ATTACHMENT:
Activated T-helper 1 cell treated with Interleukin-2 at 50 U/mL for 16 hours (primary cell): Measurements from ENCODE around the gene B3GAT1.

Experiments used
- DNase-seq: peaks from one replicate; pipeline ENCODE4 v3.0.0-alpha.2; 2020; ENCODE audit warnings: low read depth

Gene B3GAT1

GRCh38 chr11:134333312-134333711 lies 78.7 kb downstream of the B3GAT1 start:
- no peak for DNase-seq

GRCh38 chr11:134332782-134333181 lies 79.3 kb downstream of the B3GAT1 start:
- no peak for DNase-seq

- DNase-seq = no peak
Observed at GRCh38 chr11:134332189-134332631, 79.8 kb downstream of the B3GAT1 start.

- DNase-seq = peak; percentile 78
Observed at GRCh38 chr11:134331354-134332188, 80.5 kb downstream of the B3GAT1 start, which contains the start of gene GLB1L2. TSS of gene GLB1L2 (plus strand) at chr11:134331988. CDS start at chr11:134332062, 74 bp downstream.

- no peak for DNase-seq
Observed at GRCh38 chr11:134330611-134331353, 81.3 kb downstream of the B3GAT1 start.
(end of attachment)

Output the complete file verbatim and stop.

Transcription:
Activated T-helper 1 cell treated with Interleukin-2 at 50 U/mL for 16 hours (primary cell): Measurements from ENCODE around the gene B3GAT1.

Experiments used
- DNase-seq: peaks from one replicate; pipeline ENCODE4 v3.0.0-alpha.2; 2020; ENCODE audit warnings: low read depth

Gene B3GAT1

GRCh38 chr11:134333312-134333711 lies 78.7 kb downstream of the B3GAT1 start:
- no peak for DNase-seq

GRCh38 chr11:134332782-134333181 lies 79.3 kb downstream of the B3GAT1 start:
- no peak for DNase-seq

- DNase-seq = no peak
Observed at GRCh38 chr11:134332189-134332631, 79.8 kb downstream of the B3GAT1 start.

- DNase-seq = peak; percentile 78
Observed at GRCh38 chr11:134331354-134332188, 80.5 kb downstream of the B3GAT1 start, which contains the start of gene GLB1L2. TSS of gene GLB1L2 (plus strand) at chr11:134331988. CDS start at chr11:134332062, 74 bp downstream.

- no peak for DNase-seq
Observed at GRCh38 chr11:134330611-134331353, 81.3 kb downstream of the B3GAT1 start.